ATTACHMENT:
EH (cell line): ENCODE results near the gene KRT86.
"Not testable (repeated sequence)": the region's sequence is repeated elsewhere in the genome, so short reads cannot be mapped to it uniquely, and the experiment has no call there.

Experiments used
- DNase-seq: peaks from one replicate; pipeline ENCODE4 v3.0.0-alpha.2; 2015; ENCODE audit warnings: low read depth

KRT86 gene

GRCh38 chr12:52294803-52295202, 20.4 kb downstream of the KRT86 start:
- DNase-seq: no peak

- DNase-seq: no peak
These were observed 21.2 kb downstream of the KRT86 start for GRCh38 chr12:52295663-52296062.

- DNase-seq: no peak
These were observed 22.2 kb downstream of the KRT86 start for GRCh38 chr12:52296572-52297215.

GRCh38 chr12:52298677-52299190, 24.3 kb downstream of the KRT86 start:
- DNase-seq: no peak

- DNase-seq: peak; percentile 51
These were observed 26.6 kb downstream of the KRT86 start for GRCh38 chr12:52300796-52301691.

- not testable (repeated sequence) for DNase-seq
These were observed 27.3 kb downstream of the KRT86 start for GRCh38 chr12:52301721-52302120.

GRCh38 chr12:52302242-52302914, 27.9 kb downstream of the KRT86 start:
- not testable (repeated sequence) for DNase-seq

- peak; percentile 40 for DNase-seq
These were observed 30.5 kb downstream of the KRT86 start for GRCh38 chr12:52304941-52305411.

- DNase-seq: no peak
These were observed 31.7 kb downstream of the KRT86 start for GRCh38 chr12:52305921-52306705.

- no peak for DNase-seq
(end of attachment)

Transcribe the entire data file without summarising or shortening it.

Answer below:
EH (cell line): ENCODE results near the gene KRT86.
"Not testable (repeated sequence)": the region's sequence is repeated elsewhere in the genome, so short reads cannot be mapped to it uniquely, and the experiment has no call there.

Experiments used
- DNase-seq: peaks from one replicate; pipeline ENCODE4 v3.0.0-alpha.2; 2015; ENCODE audit warnings: low read depth

KRT86 gene

GRCh38 chr12:52294803-52295202, 20.4 kb downstream of the KRT86 start:
- DNase-seq: no peak

- DNase-seq: no peak
These were observed 21.2 kb downstream of the KRT86 start for GRCh38 chr12:52295663-52296062.

- DNase-seq: no peak
These were observed 22.2 kb downstream of the KRT86 start for GRCh38 chr12:52296572-52297215.

GRCh38 chr12:52298677-52299190, 24.3 kb downstream of the KRT86 start:
- DNase-seq: no peak

- DNase-seq: peak; percentile 51
These were observed 26.6 kb downstream of the KRT86 start for GRCh38 chr12:52300796-52301691.

- not testable (repeated sequence) for DNase-seq
These were observed 27.3 kb downstream of the KRT86 start for GRCh38 chr12:52301721-52302120.

GRCh38 chr12:52302242-52302914, 27.9 kb downstream of the KRT86 start:
- not testable (repeated sequence) for DNase-seq

- peak; percentile 40 for DNase-seq
These were observed 30.5 kb downstream of the KRT86 start for GRCh38 chr12:52304941-52305411.

- DNase-seq: no peak
These were observed 31.7 kb downstream of the KRT86 start for GRCh38 chr12:52305921-52306705.

- no peak for DNase-seq